Written by IEEE | July 14, 2015 | Updated: March 31, 2017
The smart home is now a reality. With a range of products on the market, consumers are more often limited by their imaginations than the technology itself.
The smart home is now a reality. With a range of products on the market, consumers are more often limited by their imaginations than the technology itself. Systems from a range of manufacturers allow us to control doors, lights, appliances, thermostats and security systems from multiple devices, whether we’re at home or halfway around the world. In fact, nowadays the smart home is more about effective device and object management than technology itself, with various brands, connectivity protocols and interfaces vying for prominence.
This begs the question of how smart a home can really be.
For some, the Internet of Things (IoT) is as dazzling as it is daunting. With every fantasy of a completely automated living space comes the nightmare of a connected home in revolt, an apocalyptic vision of machines turning against humans and taking over the world. And while an automated takeover is extremely unlikely, there is an ever-present risk of human interference in the way of hackers and cyber thieves who will inevitably try to compromise systems.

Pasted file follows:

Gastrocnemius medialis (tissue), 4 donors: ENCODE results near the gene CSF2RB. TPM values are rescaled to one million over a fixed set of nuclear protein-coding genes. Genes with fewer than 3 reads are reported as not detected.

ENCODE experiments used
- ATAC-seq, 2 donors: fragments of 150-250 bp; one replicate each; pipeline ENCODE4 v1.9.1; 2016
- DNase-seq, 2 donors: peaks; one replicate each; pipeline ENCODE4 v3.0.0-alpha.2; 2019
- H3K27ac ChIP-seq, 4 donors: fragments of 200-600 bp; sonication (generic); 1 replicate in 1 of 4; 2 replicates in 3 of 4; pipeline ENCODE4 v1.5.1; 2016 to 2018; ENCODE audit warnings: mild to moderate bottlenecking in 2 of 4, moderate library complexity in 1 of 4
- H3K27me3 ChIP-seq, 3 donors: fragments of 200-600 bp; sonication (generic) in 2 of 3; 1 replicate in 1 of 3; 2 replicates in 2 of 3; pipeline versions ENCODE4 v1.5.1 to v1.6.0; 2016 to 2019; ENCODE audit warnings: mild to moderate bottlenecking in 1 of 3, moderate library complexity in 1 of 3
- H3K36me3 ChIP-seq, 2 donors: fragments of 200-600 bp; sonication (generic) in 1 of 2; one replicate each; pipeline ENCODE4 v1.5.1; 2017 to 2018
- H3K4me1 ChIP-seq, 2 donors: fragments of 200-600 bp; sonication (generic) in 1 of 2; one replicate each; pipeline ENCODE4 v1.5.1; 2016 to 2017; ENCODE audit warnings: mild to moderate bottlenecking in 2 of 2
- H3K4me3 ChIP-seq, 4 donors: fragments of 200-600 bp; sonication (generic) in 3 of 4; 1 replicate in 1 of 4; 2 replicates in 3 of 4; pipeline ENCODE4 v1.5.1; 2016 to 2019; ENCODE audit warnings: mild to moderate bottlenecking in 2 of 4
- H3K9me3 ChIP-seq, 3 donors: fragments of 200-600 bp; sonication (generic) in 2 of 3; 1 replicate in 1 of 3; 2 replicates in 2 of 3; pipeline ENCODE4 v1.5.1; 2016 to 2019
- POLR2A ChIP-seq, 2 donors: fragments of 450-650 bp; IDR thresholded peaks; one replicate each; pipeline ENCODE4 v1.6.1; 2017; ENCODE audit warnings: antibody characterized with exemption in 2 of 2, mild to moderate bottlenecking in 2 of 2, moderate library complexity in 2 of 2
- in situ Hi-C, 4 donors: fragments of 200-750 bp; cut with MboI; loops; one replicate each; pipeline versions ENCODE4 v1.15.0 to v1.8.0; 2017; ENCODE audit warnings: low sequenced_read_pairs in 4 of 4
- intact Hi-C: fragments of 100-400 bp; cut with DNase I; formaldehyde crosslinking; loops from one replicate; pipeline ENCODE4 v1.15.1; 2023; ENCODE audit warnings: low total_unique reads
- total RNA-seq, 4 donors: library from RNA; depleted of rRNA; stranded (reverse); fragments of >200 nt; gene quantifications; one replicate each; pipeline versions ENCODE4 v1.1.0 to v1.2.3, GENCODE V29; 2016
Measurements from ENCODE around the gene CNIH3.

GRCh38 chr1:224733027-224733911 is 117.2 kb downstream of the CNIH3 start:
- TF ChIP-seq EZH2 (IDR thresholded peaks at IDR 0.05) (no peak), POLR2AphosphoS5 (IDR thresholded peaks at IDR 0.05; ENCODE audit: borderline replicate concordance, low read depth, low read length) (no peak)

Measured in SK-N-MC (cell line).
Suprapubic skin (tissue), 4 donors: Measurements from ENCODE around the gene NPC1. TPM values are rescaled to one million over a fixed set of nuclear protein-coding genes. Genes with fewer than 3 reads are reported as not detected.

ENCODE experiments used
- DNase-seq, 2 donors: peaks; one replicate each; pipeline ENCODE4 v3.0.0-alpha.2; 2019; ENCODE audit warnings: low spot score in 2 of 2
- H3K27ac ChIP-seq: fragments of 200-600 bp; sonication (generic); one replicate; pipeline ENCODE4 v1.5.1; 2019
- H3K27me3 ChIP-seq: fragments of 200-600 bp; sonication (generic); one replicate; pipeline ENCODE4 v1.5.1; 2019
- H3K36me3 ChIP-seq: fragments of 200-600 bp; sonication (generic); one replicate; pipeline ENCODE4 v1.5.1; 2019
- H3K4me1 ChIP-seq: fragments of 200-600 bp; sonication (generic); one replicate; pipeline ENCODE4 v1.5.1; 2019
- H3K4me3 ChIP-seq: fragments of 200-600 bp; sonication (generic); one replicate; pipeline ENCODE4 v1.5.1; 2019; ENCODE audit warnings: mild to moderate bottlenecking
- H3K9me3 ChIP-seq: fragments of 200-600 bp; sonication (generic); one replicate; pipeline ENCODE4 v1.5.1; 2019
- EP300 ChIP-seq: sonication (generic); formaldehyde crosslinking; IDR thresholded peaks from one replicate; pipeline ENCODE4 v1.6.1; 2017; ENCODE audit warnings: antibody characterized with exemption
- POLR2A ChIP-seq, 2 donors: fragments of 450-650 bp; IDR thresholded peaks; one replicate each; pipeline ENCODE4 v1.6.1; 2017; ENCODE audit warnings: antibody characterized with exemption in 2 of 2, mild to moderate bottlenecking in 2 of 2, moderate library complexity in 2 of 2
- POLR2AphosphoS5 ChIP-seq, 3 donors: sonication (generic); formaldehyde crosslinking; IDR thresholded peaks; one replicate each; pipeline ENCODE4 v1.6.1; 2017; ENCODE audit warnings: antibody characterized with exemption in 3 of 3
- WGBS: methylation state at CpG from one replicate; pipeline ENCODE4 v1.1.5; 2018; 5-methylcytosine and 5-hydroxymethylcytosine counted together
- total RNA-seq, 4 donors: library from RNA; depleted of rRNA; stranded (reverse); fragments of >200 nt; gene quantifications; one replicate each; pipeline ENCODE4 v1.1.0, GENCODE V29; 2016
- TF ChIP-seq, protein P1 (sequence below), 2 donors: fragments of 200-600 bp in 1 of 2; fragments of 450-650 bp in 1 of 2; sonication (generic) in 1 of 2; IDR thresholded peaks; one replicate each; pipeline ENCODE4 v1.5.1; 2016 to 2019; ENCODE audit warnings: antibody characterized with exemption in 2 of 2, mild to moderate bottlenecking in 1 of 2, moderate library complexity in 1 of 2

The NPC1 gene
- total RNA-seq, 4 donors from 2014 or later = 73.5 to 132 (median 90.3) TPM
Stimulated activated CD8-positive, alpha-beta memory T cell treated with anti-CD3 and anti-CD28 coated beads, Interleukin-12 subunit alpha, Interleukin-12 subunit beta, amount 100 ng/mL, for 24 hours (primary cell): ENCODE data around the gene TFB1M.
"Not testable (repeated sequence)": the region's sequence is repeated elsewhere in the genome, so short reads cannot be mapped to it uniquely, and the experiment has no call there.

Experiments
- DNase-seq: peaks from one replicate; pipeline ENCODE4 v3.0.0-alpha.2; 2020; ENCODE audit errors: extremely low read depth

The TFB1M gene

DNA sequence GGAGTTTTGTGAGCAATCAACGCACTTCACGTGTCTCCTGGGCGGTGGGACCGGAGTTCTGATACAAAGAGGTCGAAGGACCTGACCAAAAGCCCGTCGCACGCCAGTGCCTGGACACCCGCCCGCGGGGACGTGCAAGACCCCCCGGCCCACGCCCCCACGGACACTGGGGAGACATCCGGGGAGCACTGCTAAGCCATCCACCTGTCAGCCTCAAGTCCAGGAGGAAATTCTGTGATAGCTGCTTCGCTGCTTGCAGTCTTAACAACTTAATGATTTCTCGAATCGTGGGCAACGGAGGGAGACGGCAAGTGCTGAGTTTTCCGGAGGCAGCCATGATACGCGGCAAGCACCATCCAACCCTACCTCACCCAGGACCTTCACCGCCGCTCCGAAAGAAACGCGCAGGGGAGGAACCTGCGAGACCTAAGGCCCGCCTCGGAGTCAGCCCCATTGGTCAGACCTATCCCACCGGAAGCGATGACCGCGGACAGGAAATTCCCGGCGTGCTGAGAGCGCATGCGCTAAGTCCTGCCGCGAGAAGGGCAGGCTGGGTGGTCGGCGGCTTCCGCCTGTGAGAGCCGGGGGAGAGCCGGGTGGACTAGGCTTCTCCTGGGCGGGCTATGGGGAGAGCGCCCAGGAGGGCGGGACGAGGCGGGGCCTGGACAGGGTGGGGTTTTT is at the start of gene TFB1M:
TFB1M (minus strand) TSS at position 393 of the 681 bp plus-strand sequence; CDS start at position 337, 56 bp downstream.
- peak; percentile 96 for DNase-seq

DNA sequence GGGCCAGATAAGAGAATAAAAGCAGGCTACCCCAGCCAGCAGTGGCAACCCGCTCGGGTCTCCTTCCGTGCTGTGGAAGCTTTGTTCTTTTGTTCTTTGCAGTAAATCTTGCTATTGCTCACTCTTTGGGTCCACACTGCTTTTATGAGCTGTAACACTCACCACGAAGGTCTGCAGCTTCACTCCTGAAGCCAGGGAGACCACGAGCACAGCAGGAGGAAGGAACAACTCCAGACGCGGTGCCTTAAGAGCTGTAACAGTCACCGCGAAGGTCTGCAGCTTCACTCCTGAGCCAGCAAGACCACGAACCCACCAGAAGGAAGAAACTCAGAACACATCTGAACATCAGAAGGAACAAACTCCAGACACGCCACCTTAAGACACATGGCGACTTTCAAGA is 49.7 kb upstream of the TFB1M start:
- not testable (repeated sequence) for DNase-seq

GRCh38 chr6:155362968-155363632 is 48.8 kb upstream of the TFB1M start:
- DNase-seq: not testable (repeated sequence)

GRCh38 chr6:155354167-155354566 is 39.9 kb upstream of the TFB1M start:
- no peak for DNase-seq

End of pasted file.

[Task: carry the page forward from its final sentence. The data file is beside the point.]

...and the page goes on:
A Balancing Act
All things considered, which is more likely? A physical home break-in or an electronic hack? Do we forego health sensors that can alert first responders in an emergency for fear that our personal health data could be exposed to cyberterrorists? Do we keep money under the mattress or in the bank? It’s all a matter of personal comfort. More often than not, consumers will customize their connected homes to fit their preferences. The important thing is the technology is fully capable of this.
The real power of the connected home lies in its ability to learn and predict our behavior such that our living spaces naturally conform to our moods and cycles. We set the lights one way for when we wake up and another way for when we arrive home at night. We play party music on Saturday nights and chillout beats on Sunday. Or maybe our wearable sleep monitors can adjust room temperature and sound machines to calm a restless mind. Ultimately we have the freedom to manage connected devices and the creativity to bring them into concert. We can put a sensor on just about anything. It’s up to us to decide how to leverage them.
When we think of it in these terms, the connected home is pretty smart after all.
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